News of a sinking oil price and subsequent dip in investor appetite forthe worlds major oil plays like Royal Dutch Shell (LSE: RDSB) (NYSE: RDS-B.US) has dominated the newsflow in recent months.
Concerns over rampant oversupply have pushed crude prices to a string of multi-year lows in recent months, and Brent collapsed to its cheapest since the summer of 2009 at the end of last week around $62.50 per barrel.
Many across the investment community are predicting that prices could even fall as low as $40 per barrel, as abundant supply from the US, combined with subdued demand caused by worsening economic conditions in China and Europe, weighs on prices.
Dividends expected to gush higher
Despite signs of a worsening supply/demand market imbalance, however, the Citys army of analysts still expect Shell to continue delivering solid dividend growth, at least during the medium term.
Indeed, the business is expected to lift the total dividend 1% in 2014 to 182 US cents per share due to the effect of significant streamlining and cost-cutting across the business the fruits of these endeavours are expected to propel earnings 32% higher.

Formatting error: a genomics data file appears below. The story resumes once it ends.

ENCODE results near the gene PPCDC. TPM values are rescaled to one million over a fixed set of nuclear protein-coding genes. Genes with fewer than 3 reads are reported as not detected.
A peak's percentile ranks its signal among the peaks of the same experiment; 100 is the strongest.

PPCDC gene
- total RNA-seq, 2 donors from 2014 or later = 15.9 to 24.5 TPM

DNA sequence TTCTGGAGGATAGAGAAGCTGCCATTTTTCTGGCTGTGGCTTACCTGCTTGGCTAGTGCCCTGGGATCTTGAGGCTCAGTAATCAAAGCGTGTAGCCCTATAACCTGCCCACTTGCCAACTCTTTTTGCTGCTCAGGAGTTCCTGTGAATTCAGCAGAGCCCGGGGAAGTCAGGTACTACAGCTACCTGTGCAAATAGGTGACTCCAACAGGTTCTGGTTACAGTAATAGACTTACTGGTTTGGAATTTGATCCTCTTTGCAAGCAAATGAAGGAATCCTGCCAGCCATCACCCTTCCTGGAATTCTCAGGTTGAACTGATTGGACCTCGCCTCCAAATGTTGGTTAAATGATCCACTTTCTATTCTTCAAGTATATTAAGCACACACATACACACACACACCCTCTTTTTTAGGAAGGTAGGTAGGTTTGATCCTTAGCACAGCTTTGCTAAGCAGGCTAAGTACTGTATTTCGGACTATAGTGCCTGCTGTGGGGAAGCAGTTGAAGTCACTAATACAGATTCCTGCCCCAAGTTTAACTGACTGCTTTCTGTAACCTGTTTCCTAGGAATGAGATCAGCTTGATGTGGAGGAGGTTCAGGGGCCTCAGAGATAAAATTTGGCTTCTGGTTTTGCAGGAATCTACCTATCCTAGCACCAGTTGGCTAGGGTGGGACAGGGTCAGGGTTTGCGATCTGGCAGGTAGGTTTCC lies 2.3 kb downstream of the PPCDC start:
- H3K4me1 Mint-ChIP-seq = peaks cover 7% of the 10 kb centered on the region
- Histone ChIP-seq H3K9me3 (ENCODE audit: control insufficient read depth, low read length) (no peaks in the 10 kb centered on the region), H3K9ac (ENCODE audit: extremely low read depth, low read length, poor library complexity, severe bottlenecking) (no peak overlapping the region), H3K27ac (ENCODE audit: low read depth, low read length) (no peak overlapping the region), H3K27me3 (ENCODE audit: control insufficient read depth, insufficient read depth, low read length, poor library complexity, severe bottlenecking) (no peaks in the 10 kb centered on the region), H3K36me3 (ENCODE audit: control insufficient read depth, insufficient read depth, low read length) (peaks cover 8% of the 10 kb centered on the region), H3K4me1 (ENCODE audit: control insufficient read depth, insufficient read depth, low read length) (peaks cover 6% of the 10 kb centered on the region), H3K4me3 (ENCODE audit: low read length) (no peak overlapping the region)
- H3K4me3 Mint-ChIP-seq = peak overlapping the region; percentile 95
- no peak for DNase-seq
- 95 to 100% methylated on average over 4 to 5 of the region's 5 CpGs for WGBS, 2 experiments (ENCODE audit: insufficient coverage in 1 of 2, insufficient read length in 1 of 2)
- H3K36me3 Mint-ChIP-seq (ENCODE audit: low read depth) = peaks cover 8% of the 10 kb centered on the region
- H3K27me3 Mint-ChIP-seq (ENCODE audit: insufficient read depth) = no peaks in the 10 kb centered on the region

The impact of a nosediving crude price is expected to catch up on the firm again next year and send earnings 7% lower, however. But Shell is still anticipated to lift the payout once again in 2015, up 4% to 189 cents.
As a consequence the oil colossus carries yields comfortably in excess of the current forward average of 3.3% for the FTSE 100, with figures of 5.3% and 5.4% for 2014 and 2015 correspondingly.
but market troubles could punish projections
Still, I believe that investors should view these forecasts with extreme caution given the rapid deterioration of the black gold market, particularly for next year.
The fossil fuel giant was forced to holster its progressive dividend policy as oil prices collapsed once the 2008/2009 financial crash hit the business kept the payout locked at 168 cents for three years until 2012 as subsequent restructuring got off the ground.
And investors should be concerned that dividend cover through to the end of next year registers below the widely-regarded security benchmark of 2 times or above. A reading of 1.9 times for 2014 is hardly calamitous, but a sharp slip to 1.6 times for 2015 could prove to be hazardous for payouts.
The result of aggressive asset shedding has enabled Shell to reward investors handsomely with above-average dividend yields and extensive share buybacks in recent years.
And although this scheme continues to click through the gears the company has offloaded more than $12bn worth of projects in the current year alone there is only so far the company can travel down this path before it significantly harms its growth profile.
With the oil market appearing set to endure worsening fundamentals over the next few years at least, shareholders could see dividends at Shell come under severe pressure once again.
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